The high-resolution composites aided in identifying the location of five preferential Sea Breeze Convergence Zones (SBCZ) in relation to the shape of coastline and orographic effects. We found five preferential areas along the sea breeze front with higher convective activity as shown by increased cloud frequency over surrounding areas. The regions of increased cloud frequencies (with >30% or more maximum cloud frequency) are referred to as convective hot spots and are shown in Figs. 2a and b and are as follows:
The SBCZ1 corresponds to the eastern Pyrenees and Prepyrenees ranges (Vall de Núria and Ripollés mountains) in northeastern IP with afternoon maximum cloud frequencies ranging from 50.0% to 60.0%.
The SBCZ2 includes the eastern region of the Iberian system mountains and has afternoon maximum cloud frequencies above 35.0% for the Maestrazgo mountain range and 30.0% for the Puertos de Beceite mountain range. Unlike the general minima of rainfall in summertime over the Mediterranean basin, the SBCZ1 and SBCZ2 have local maxima of precipitation at this season.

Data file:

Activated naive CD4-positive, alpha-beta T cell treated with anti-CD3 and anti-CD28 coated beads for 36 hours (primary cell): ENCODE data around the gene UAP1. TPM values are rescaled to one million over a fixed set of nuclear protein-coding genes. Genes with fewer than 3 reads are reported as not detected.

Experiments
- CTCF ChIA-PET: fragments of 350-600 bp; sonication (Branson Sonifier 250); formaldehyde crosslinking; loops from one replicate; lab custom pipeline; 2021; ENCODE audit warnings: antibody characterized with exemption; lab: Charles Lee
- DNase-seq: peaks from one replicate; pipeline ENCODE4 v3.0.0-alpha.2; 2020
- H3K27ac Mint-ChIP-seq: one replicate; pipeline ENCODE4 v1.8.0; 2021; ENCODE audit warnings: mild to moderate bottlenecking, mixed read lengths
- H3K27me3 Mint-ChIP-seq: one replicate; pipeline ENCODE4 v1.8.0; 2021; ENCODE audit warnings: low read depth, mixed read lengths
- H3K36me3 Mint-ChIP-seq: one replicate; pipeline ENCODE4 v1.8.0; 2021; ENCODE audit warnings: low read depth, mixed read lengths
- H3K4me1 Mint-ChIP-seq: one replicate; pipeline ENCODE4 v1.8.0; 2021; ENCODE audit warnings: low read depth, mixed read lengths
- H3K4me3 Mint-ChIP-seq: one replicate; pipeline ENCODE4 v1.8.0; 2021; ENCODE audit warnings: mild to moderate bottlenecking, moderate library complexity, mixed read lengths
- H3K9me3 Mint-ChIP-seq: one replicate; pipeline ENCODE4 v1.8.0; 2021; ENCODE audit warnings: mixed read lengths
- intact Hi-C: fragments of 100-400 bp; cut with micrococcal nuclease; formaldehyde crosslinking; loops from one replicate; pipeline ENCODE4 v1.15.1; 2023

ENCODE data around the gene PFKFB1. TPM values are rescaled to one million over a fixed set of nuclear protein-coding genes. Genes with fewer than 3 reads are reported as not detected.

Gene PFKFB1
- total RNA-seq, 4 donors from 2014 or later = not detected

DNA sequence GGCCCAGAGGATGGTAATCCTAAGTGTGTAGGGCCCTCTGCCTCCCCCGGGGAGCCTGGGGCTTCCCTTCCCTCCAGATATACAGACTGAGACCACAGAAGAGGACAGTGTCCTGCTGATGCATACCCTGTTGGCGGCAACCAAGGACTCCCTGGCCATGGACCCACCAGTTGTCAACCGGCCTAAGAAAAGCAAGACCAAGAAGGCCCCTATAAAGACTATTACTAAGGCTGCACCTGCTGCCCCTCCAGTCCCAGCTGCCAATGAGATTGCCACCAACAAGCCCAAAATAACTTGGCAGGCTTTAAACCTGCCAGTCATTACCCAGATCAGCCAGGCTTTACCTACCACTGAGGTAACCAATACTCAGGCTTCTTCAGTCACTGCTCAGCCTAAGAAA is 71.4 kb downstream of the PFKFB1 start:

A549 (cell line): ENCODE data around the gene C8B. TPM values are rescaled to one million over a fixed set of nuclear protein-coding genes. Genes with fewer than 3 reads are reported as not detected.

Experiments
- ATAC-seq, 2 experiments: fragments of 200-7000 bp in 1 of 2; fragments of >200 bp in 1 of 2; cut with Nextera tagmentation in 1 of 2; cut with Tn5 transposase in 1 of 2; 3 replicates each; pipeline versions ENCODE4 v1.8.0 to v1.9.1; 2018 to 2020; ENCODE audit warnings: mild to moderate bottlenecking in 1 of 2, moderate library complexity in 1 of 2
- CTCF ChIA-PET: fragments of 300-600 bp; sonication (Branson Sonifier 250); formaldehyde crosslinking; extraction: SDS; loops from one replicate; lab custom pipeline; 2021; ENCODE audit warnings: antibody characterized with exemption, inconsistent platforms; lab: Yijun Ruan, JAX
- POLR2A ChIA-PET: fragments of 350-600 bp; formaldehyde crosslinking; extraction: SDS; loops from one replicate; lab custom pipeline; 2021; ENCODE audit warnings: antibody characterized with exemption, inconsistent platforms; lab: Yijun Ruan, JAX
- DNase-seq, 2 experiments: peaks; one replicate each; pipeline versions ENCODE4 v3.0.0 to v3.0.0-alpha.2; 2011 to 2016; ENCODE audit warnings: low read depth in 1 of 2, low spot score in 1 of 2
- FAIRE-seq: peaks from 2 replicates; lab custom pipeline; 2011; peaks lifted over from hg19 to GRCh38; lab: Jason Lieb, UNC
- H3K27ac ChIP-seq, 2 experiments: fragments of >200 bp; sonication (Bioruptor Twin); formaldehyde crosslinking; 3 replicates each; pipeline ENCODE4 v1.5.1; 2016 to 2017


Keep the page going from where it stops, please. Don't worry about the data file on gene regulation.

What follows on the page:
The SBCZ3 is a small region which contains the Prebetic mountain ranges (1000-1600 meters) in Alicante. It has afternoon maximum cloud frequency amounts above 30.0%.
The SBCZ4 is collocated with the Betic system mountains (Nevada, Filabres and Baza mountain ranges; 2000-3500 meters) with afternoon maximum cloud frequency values above 35.0%.
The SBCZ5 corresponds to the isle of Mallorca in the Balearic archipelago. Sea breeze flows from the SW (Bay of Palma) and NE (Bay of Alcúdia) coastlines produce a convective area with afternoon maximum cloud frequency amounts around 30.0% near the center of the island.